However, by speeding up the reservation process and also by bringing home – before the elections – ULFA leader Anup Chetia from Bangladesh to possibly join the ongoing Centre-ULFA peace process, the BJP is certainly sending out a message to the people of the state that it cares about their ethnic concerns. Though Arabinda Rajkhowa, who leads ULFA’s pro-talks group, threatened some time ago to walk out if the talks were delayed any further, he is reportedly engaging in hectic parleys “almost on a weekly basis” these days with the government interlocutor, P.C. Halder. Expectedly, Rijiju said, “Efforts are on to achieve a breakthrough soon.”
These measures underline the fact that winning Assam has become even more crucial for the BJP. Among the four states going to the polls in 2016 – West Bengal, Assam, Tamil Nadu and Kerala – Assam is also the only one the party has a chance of winning.
The state Congress – no matter how buoyant Chief Minister Tarun Gogoi sounds to the media – is certainly worried about its prospects. Not for nothing did his government take so much interest recently to complete the updating process of the National Register of Citizenship (NRC), 1951. It is alleged that the party used the process to keep even genuine Bengali voters out of the electoral list to play the ethnicity card with the majority Assamese. It apparently did this to counter the BJP which was reportedly wooing the state’s Bengali Hindus at that time.
Another mounting worry for the Congress is that the BJP has been weaning away its MLAs for some time now. After former Congress minister and popular leader Himanta Bishwa Sarma joined the party this August following a murky fallout with Gogoi, nine Congress MLAs have defected.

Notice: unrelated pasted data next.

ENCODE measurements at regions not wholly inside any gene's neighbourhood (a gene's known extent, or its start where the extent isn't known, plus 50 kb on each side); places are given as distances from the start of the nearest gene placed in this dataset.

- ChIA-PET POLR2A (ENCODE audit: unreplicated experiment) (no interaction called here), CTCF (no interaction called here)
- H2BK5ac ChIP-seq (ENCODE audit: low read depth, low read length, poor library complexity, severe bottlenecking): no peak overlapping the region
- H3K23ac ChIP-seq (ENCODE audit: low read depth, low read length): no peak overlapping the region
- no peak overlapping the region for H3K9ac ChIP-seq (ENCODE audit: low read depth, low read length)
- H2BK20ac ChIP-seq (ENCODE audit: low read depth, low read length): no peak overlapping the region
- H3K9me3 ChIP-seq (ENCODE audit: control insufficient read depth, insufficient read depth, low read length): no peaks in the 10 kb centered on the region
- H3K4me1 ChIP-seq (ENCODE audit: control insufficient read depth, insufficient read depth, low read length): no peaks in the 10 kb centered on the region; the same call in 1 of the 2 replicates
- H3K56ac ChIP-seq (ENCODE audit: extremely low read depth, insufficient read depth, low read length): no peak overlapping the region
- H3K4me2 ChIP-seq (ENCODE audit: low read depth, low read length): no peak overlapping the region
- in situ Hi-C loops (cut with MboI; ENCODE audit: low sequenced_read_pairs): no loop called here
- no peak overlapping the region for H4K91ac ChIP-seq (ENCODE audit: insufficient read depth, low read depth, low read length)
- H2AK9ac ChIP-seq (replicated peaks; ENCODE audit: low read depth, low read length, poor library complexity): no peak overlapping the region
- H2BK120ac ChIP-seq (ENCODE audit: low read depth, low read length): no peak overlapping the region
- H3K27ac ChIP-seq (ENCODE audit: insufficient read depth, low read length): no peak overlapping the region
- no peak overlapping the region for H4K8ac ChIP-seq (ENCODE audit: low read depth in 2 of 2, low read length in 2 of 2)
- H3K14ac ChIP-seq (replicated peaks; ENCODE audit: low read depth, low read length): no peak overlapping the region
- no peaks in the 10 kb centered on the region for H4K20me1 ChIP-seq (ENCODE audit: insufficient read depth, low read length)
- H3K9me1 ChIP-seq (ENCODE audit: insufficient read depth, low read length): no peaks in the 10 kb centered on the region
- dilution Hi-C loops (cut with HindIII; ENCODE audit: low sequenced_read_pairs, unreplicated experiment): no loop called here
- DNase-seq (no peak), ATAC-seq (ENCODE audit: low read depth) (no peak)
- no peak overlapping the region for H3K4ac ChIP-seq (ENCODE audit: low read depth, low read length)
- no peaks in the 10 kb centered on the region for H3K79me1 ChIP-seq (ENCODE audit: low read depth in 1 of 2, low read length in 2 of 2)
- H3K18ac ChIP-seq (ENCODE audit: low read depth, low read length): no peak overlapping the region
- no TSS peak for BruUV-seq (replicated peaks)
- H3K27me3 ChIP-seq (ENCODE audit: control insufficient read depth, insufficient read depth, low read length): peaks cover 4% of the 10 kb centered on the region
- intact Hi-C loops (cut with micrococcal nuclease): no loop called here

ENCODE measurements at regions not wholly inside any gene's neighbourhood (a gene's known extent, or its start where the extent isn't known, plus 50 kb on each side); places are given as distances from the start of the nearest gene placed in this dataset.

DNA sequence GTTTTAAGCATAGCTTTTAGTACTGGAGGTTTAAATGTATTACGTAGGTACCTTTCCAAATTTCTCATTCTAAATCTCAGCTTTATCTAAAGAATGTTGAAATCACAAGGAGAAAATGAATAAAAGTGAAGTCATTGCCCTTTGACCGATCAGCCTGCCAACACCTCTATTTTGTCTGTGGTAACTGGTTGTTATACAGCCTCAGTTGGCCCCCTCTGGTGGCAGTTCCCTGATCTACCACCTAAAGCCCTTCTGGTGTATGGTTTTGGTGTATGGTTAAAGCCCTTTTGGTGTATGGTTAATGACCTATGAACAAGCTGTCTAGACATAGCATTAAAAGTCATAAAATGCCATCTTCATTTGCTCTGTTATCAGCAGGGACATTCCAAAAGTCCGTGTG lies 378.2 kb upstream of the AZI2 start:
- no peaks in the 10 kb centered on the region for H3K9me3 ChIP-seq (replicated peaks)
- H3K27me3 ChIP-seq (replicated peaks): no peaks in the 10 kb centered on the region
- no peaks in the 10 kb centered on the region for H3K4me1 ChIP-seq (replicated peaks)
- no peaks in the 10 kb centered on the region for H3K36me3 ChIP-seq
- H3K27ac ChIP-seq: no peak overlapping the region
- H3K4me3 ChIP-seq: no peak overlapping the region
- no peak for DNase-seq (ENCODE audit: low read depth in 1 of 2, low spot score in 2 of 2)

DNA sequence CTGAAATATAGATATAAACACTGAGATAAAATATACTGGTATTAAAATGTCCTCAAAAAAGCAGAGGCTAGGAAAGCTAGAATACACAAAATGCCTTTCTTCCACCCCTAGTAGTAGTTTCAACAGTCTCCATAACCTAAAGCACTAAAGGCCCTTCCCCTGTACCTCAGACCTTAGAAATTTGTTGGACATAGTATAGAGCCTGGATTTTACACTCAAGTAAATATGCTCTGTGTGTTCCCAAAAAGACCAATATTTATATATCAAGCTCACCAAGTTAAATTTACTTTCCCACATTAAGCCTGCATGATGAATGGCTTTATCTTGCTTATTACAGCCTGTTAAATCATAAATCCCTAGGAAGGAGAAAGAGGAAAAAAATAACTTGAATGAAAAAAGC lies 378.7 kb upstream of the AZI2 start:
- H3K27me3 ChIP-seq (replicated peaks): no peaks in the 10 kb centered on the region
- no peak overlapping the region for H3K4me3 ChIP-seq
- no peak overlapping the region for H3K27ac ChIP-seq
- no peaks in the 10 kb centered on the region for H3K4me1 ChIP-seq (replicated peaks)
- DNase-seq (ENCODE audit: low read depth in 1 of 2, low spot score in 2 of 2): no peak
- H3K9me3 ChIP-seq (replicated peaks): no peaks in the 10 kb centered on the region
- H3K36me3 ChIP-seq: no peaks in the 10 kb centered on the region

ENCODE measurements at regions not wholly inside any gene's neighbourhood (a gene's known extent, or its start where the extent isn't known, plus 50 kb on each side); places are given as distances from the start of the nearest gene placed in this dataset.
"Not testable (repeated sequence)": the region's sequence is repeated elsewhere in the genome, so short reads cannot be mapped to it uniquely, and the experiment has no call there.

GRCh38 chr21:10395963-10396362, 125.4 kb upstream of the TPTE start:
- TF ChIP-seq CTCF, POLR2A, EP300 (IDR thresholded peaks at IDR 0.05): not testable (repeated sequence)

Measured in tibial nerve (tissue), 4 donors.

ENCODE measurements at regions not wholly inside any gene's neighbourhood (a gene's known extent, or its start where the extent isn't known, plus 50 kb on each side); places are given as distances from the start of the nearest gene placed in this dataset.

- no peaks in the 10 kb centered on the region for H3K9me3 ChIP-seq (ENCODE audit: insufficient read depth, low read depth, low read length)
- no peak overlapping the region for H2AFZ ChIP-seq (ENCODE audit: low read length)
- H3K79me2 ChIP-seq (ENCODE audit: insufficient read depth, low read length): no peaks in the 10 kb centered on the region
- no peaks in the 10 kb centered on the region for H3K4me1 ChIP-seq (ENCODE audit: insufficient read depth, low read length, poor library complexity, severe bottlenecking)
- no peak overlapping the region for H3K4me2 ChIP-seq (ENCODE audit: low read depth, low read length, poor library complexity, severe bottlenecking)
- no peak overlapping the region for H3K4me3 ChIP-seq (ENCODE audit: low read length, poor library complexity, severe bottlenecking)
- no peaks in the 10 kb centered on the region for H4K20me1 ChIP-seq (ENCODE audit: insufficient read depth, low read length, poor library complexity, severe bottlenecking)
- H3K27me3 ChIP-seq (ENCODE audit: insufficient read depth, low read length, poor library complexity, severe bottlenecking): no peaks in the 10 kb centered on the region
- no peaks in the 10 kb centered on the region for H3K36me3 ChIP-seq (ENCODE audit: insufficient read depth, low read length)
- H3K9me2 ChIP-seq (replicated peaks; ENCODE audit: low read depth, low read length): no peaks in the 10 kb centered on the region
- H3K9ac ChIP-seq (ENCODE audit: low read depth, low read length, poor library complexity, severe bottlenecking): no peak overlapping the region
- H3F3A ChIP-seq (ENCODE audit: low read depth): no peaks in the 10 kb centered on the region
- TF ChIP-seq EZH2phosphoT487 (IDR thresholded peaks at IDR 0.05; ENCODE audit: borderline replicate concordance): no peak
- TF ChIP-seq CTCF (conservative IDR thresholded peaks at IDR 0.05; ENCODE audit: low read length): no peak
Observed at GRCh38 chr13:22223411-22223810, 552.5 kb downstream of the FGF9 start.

Also, the BJP sweeping the state municipal polls in February this year has given the impression that the party has been able to maintain its vote share in the 2014 LS polls, when it won 7 of the 14 Parliamentary seats of the State. In the last assembly polls, it wrested only four.
Now with Gogoi talking about a pre-poll alliance, it is likely that Congress will find support from Asom Gana Parishad (AGP), besides its ally, the All India United Democratic Front (AIUDF). However, the BJP has recently weaned away two “winnable” senior AGP leaders too.
Delhi-based north-east commentator Sanjoy Hazarika points out that elections in Bihar are different from that of Assam. “A wide range of ethnic, religious and other groups make Assam a complex state. Elections there are fought mostly over religious and ethnic issues. At times, ethnicity also works like caste does. Besides, unlike in Bihar or Uttar Pradesh, elections are fought booth-wise in Assam because it has many small communities. Voting patterns in different booths within a constituency may differ.”
Even though the Assam elections may not attract Bihar-like media frenzy, each win, however small, matters to BJP after Bihar. It is also an important election for the Congress as it not only wants to keep secure whichever state it has but badly needs to take forward its rising graph in Bihar (from 4 to 27 seats) so as to keep the party’s morale high after its pathetic show in the 2014 elections.